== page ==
What is role of the Heschel Center in this process?

The Heschel Center is steering this process, which spans four working groups for each sector: energy, building and urban planning, transportation, business and industry. These groups are developing a road map for the decarbonization of Israel, which will be presented in mid-2020, in time for the update of the Nationally Determined Contributions to the Paris Climate Agreement.

At the IASS, you are studying participatory processes around sustainability issues. Which ones are you particularly interested in?

Germany’s Climate Action Plan 2050, which was created in a broad participatory process, was one of the inspirations for the development of Israel’s climate strategy. We invited representatives from the Wuppertal Institute for Climate, Environment and Energy and the German government to the Heschel Center to share their experiences with the multi-stakeholder process that contributed to the development of this policy framework. I’m looking at what happened in the aftermath of that, and at other ways and means of heightening civic involvement for transformation. Things such as Citizen’s Assemblies intrigue me, and I am hoping to learn more about how they work in such places as Ireland and the UK. And also right here in Potsdam. I am fascinated by the municipal participatory budget process that has been established here and want to find out more on a visit to the Municipal Offices. I am looking at ways to integrate greater democratic participation beyond the ballot box, and think that many forms are emerging now in response to a real need for engagement outside the “usual” forms of public participation.

As an educator and facilitator, are you surprised at the success of the Fridays for Future movement?

I’m very inspired by Fridays for Future. Greta is amazing – I actually went to Berlin to hear her speak in July. Her approach is in many ways the opposite of what I had been preaching all these years as an environmental educator: that we should avoid alarmist and apocalyptic stories and instead try to inspire hope and take the optimistic view that we can do something. And then along comes Greta and explains that our house is on fire and we could very well face extinction. And it’s working! And she is right, of course: If we take the science literally that is a real possibility, and governments are not working fast enough.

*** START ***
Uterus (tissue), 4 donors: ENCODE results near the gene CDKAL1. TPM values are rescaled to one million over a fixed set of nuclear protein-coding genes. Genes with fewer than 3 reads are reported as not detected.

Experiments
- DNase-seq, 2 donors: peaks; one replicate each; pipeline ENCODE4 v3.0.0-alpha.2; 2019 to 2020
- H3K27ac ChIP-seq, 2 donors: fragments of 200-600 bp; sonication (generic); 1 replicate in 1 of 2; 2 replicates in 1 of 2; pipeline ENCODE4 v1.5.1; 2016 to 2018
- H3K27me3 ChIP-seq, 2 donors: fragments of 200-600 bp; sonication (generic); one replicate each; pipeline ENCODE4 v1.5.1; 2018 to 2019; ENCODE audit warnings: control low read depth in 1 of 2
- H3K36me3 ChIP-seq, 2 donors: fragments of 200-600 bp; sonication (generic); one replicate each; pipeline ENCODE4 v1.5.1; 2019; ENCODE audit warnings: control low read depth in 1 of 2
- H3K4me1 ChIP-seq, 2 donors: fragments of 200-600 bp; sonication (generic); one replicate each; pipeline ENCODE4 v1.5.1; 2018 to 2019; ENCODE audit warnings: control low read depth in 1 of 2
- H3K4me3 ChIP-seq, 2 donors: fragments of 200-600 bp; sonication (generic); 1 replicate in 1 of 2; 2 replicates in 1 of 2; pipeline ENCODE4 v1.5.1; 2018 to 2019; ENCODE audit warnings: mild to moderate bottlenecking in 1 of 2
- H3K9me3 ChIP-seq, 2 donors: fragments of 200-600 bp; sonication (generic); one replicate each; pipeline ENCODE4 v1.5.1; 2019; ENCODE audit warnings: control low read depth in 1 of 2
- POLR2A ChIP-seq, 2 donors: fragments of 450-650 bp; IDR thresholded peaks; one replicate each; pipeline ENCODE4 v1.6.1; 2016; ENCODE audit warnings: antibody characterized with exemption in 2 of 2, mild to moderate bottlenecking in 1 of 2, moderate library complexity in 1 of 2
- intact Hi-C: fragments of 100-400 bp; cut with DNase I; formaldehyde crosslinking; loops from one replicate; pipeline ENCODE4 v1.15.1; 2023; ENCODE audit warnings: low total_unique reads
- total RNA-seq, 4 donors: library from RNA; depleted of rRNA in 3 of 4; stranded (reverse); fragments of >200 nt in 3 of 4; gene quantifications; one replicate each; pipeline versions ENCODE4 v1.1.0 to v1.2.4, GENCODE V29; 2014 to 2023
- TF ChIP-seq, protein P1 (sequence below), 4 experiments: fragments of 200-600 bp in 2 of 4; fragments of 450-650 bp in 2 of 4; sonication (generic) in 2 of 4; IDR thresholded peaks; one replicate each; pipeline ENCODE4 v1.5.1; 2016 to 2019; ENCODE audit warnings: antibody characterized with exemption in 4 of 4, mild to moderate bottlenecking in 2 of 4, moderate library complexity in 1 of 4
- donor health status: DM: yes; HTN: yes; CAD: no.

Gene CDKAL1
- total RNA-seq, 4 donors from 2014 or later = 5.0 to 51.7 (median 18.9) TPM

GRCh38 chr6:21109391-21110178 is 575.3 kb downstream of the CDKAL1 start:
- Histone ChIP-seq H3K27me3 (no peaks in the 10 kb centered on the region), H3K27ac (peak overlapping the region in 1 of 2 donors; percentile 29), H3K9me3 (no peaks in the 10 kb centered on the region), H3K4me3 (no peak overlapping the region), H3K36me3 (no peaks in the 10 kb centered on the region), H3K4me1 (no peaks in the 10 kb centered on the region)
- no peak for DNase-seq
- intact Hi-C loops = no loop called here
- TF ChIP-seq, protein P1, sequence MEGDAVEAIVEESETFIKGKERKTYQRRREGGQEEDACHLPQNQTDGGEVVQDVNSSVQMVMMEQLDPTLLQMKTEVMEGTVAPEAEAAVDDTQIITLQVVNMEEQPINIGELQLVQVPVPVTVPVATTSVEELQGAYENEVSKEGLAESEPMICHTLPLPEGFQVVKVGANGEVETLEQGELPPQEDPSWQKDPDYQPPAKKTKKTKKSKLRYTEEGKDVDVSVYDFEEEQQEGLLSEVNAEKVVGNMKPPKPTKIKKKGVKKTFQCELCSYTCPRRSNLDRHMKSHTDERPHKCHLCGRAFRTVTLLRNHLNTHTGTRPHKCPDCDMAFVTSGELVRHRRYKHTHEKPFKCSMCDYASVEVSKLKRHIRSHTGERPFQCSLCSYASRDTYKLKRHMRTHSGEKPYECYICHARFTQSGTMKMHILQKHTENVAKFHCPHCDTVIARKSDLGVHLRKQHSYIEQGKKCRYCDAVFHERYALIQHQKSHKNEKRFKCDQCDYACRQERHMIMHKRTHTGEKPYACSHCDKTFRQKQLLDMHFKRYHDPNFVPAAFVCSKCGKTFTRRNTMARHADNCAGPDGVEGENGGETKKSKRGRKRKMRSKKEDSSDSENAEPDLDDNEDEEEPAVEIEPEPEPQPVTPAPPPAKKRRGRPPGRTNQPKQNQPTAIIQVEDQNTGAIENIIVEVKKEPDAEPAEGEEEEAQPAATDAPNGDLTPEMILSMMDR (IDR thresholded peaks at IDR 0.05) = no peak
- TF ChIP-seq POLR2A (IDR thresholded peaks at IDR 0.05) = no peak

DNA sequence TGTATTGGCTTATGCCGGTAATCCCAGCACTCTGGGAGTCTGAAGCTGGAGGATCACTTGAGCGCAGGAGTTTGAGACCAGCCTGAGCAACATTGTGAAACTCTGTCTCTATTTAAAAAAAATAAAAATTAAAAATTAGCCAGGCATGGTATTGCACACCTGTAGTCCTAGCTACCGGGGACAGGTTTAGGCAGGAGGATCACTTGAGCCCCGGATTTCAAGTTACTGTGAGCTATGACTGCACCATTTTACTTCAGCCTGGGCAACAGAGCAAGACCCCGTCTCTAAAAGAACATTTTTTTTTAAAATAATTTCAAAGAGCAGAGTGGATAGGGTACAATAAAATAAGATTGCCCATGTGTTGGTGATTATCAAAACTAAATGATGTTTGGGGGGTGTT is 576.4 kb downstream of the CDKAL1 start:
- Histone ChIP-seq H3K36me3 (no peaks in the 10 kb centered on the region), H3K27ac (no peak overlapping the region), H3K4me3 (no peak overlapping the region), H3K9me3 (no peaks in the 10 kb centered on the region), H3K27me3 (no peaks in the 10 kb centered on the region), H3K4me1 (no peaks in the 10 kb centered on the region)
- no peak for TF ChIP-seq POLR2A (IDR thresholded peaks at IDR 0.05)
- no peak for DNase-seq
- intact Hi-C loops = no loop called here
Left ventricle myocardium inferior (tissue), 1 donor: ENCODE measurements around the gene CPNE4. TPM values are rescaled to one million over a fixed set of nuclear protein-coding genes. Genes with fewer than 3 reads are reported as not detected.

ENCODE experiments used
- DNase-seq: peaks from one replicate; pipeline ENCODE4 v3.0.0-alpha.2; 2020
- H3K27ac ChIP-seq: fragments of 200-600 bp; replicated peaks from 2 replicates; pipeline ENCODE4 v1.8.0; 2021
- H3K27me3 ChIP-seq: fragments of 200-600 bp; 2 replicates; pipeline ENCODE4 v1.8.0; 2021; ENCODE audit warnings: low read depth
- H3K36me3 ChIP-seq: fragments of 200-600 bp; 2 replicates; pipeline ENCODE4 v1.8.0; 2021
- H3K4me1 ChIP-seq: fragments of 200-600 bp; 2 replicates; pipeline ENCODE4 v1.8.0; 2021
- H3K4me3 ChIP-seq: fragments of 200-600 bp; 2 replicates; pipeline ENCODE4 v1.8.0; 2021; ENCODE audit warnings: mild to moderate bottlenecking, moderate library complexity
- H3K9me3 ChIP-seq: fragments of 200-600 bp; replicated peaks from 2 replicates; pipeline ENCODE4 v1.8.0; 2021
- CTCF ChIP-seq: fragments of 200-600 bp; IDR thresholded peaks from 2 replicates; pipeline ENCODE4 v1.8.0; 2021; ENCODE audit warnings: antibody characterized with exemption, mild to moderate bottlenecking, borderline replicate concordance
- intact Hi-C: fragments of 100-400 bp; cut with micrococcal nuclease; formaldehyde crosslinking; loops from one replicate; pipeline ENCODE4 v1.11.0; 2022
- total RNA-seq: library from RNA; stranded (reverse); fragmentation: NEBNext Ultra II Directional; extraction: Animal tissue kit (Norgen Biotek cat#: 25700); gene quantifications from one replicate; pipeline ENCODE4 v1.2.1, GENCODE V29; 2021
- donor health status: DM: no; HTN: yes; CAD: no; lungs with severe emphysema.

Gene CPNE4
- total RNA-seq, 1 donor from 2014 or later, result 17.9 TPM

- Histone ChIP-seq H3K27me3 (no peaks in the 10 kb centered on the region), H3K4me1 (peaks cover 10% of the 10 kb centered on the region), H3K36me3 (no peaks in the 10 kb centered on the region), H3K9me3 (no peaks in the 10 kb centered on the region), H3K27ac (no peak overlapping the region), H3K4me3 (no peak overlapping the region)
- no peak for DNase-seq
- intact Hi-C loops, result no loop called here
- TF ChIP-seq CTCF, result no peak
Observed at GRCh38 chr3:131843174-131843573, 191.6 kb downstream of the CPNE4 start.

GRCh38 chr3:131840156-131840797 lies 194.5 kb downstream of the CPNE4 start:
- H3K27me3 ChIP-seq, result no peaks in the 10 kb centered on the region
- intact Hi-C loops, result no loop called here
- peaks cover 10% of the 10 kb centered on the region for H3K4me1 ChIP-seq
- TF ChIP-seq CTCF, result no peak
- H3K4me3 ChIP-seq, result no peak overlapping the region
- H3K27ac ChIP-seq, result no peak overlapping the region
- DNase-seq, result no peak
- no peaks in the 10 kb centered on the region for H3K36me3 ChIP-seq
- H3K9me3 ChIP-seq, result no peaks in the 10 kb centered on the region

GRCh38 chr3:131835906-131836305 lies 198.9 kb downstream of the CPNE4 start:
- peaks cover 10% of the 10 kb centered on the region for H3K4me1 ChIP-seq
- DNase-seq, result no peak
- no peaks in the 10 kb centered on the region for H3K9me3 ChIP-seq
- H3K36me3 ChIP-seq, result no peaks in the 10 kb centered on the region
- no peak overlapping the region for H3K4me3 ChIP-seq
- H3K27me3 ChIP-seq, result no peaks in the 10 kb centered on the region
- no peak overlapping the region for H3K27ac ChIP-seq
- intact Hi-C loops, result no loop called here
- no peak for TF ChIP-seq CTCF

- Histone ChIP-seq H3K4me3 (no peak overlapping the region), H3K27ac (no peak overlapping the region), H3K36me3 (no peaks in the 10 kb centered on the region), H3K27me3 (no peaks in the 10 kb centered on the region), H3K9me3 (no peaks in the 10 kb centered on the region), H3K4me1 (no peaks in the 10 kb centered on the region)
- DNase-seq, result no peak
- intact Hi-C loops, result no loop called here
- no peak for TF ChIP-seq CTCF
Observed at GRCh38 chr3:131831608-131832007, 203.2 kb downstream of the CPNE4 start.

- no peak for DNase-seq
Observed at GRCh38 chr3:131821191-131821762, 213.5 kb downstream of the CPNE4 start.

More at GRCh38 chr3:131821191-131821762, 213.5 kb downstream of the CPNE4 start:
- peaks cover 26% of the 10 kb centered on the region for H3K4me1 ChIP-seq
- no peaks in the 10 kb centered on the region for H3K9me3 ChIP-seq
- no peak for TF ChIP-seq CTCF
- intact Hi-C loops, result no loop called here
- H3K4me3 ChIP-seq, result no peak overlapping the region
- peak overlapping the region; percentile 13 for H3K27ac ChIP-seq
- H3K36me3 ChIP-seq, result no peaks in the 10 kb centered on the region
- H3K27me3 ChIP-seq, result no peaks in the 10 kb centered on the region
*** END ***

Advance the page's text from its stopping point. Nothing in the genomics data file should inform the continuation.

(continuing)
So the naked truth, as frightening as it may be, triggers action?

It turns out that fear works as a message – at least to a degree – and the gradualist approach that we practiced on sustainability agendas has not delivered the transformation we need. So I am even reassessing my own pedagogics. Young people, it turns out, are ready to hear the truth and act upon it because they understand that this is their future. But as Greta says, this is not the task of young people alone. They need us adults to get into gear and move faster, even if it’s uncomfortable for us. It has been a vital wake-up call. Hope is essential, but we shouldn’t make it a prerequisite for action. Or, as Greta says, “When we start to act hope is everywhere. So instead of looking for hope – look for action. Then the hope will come.”